Elevating teacher training to enable educators to better navigate their way through multiple challenging environments, and to better cope with stress and uncertainty in the modern-day classroom, are key for a fulfilling teaching career.
A game-changing teacher training institution which will produce educators who are agile and responsive to providing a compelling learning experience in any environment was unveiled in Durban last night.
In aligning to the broader societal and technological shifts triggered by 4IR, MANCOSA officially launched the School of Education with the objective of revolutionising traditional classroom teaching in a complex school education landscape through bespoke teacher training programmes.
MANCOSA is one of the largest and leading private higher education institutions in Southern Africa.
Professor Zaheer Hamid, Academic Director at MANCOSA, said the confluence of new technologies in the Fourth Industrial Revolution encourages institutions of higher learning to upskill, invigorate and enhance teacher education to be more relevant in the 21st century.
Reverberating this message in his keynote address at the launch event, Dr Barney Mthembu, Acting Deputy Director-General for Curriculum Management, Leadership & Delivery at the KwaZulu-Natal Department of Education, said: “Classrooms need to be a space of excellence.
“We don’t have technical mathematics teachers which means recycling maths teachers. In the 4IR, learners must have problem-solving abilities and the skills to implement technology. There is demand for a new cadre of teachers to produce and deliver quality education and who are responsible for empowering learners to make the right career decisions to ensure they thrive.”
Mindful of the inherent challenges of funding, resources; professional development structures; and lack of technology in education and training, MANCOSA’s School of Education is geared to enable quality teaching and learning through a suite of programmes to create demand for sought-after skills in a highly competitive job market.
Professor Hamid said: “The quality of teaching is inextricably linked to the country’s ability to succeed in advancing our economy at the dawn of the Fourth Industrial Revolution.
“Equipping teachers with educational management and leadership skills ensures that they thrive as educational managers and enjoy a more progressive and fulfilling teaching career.
“Equally important is improving the resilience of teachers in high stress environments which makes for happier, more motivated professionals inspired to give of their best in the classroom.”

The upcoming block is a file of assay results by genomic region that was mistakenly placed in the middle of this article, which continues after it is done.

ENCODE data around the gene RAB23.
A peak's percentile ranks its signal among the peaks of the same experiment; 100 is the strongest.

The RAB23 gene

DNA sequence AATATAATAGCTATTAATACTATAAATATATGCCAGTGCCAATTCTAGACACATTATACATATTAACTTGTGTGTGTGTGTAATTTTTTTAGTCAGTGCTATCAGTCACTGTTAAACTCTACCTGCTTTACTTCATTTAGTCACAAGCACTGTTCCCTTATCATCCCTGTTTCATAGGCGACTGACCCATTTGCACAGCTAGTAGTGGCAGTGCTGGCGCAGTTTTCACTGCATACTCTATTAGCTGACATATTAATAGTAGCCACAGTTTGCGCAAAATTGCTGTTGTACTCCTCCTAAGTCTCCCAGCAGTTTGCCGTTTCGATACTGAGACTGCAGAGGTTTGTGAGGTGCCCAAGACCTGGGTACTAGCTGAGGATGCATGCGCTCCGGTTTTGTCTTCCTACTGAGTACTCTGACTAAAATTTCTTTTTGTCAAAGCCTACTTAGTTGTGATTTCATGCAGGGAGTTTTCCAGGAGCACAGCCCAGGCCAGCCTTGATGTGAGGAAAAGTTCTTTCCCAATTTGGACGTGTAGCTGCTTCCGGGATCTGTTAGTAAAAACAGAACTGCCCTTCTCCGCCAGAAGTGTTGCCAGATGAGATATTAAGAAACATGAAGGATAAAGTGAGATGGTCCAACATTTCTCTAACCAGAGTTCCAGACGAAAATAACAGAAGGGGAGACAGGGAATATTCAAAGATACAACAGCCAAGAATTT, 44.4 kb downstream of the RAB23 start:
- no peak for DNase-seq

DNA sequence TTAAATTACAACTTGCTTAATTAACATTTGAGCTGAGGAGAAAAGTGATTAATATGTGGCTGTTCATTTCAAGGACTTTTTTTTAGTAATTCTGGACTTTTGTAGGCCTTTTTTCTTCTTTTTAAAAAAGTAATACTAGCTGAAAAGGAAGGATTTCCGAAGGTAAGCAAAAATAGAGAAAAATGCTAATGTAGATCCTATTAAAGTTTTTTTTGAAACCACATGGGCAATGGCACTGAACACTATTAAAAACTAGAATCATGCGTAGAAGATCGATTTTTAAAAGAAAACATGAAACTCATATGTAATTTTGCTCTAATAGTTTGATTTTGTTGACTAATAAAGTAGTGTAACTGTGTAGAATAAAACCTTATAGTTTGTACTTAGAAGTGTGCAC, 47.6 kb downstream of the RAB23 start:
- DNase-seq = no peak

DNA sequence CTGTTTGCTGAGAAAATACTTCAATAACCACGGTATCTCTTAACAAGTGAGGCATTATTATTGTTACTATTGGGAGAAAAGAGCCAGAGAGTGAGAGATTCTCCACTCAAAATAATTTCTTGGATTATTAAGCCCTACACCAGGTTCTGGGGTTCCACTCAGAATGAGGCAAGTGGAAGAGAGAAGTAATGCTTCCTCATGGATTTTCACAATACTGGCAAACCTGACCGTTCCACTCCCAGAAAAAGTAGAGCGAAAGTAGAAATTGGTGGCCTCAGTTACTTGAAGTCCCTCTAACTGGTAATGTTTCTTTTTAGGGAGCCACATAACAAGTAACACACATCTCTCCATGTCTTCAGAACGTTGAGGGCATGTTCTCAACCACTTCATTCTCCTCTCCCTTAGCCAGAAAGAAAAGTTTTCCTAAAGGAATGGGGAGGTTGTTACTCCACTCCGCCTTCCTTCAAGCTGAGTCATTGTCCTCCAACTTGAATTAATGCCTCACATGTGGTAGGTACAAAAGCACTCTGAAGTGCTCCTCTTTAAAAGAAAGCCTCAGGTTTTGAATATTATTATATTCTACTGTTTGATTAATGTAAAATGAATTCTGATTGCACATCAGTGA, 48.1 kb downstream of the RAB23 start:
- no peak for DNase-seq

He said the quality of educators in classrooms is key to raising the quality of teaching.
MANCOSA’s School of Education endorses the proactive use of technology to enable teacher readiness and to promote impactful learner outcomes to address the employability agenda, with special emphasis on scarce specialised teaching skills in maths and science.
Innovative, compelling and interactive methods of teaching in the form of simulated and “live in” classrooms – the iTeach Lab – will expose teachers to various environments, situations and contexts. The iTeach Lab impresses on producing a hyperfunctioning teacher with the mental fortitude to succeed in diverse teaching environments.
“The suite of teacher training programmes to which students are exposed is the trademark of a distinctive and distinguishing MANCOSA teacher where quality, not quantity, is a prerogative. More than academic enrichment, great teachers have the ability to change lives for the better. Hence, teaching standards at our institution will never be compromised.
“Our affiliation with Honoris promotes the sharing of academic best practices in Africa and globally, thus enabling a broad employability agenda to be designed around entrepreneurial and workplace skills and credentials,” added Prof Hamid.
MANCOSA is a member of the Honoris United Universities network, the first pan-African private higher education network covering several countries on the continent.
Speaking at the event, Luis Lopez, CEO of Honoris United Universities said: “The MANCOSA School of Education aims to develop and inculcate a passion for teaching by providing a balance of theory, professional skills and practical experience related to the classroom environment, through a range of interactive educational methodologies.”
He said the overall goal of the School is to develop education professionals with the abilities required to strengthen the education ecosystem in Africa which is critical for the continent’s future and sustainable growth.
“Arriving at the point where we celebrate our second anniversary, it is fitting that we are able to announce such an important milestone in our journey towards improving quality education in Africa – a new School of Education that marries collaborative learning with practical and theoretical academic learning.”
At the launch event, mobile libraries valued at R2m were presented to schools across the country in line with MANCOSA’s youth literacy Initiative. Among the recipients were Schornville Primary School, East London; Dias Farm School, Port Elizabeth; Zandspruit Primary School, Johannesburg; Sediba Sa Thuto Primary School, Pretoria and; Brooklyn Heights Primary School in Chatsworth, Durban and R A Padayachee Primary School in Umhlali.
MANCOSA has joined forces with the Yusuf Karodia Foundation’s “Million Books Project” which aims to provide more than a million books to school children across South Africa to nurture a love of reading, thus improving the quality of classroom teaching and learning.
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